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    Why Does My Knee Hurt? Check Your Symptoms!

    Does your knee hurt after a run or other workout? It’s not always runner’s knee; you may be suffering from jumper’s knee or pes anserine bursitis. Here you will find an overview of the three most common knee problems and what you can do about them.3 Common Knee ProblemsStep #1: Where Does It Hurt?Iliotibial band syndrome (ITBS):If it hurts on the outside of the knee and extends toward the hip, it is iliotibial band syndrome (ITBS), often just called IT band syndrome, or sometimes runner’s knee.Jumper’s knee:Isolated pain in the front of the knee on the lower pole of the patella is also called “patellar tendinopathy”, or “patellar tendonitis” (jumper’s knee).Pes anserine bursitis:If pain develops on the inner side of the shinbone directly below the knee joint, it is most likely pes anserine bursitis, also called “pes anserinus syndrome”, “inner knee pain”, or “medial knee pain”.Step #2: Which Sport Do You Do?In order to diagnose which knee problem you suffer from, it is important to look at how you work out. All three knee problems can, indeed, develop in any sport. However, the jumper’s knee – as the name suggests – is more common among athletes who do sports involving jumping (e.g. volleyball) or stop-and-go movements (e.g. tennis, soccer). Runner’s knee and pes anserine bursitis, on the other hand, usually appear in runners.Step #3: Is Your Knee Tender to the Touch?Tenderness is present in all three conditions:With the IT band syndrome (also runner’s knee), the tenderness is on the outer side of the knee joint.With the jumper’s knee, the tenderness can be felt in one spot directly on the patellar pole.With pes anserine bursitis (also pes anserinus syndrome, inner knee pain, or medial knee pain) there is tenderness below the inner side of the knee joint.Step #4: What Can I Do About the Pain in My Knee?Treatment is necessary for all three conditions: ice and rest your knee! Avoid jumping or impact activities.Foam rolling exercises and stretching can help. If you suffer from Iliotibial band syndrome (ITBS), jumper’s knee, or pes anserine bursitis, you can find helpful exercises and tips in the respective blog posts:In a nutshell, these three knee problems can usually be distinguished by the location of the pain. The type of sport you do can also provide helpful information.Please consider:If the condition does not improve after treating it at home, you should definitely consult a medical professional for a clear diagnosis and additional treatment advice.*** More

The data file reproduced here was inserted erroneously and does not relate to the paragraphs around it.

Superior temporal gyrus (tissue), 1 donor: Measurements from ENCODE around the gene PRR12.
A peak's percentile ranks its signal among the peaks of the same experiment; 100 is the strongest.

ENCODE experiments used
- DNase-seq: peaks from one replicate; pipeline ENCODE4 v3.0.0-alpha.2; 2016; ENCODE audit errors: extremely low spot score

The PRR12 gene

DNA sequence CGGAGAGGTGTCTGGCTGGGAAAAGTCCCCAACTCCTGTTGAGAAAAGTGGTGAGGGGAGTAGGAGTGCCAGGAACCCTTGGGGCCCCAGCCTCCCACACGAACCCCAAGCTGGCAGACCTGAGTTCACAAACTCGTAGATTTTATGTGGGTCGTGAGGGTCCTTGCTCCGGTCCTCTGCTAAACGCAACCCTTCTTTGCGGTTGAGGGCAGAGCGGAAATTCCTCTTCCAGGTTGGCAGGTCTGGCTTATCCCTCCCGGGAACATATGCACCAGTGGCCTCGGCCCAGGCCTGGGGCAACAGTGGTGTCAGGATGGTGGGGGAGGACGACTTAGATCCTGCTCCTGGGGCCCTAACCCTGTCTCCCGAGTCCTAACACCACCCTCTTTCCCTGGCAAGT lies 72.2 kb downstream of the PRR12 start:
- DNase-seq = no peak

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    High-Intensity Interval Training (HIIT) or Endurance Training: What’s Better for You?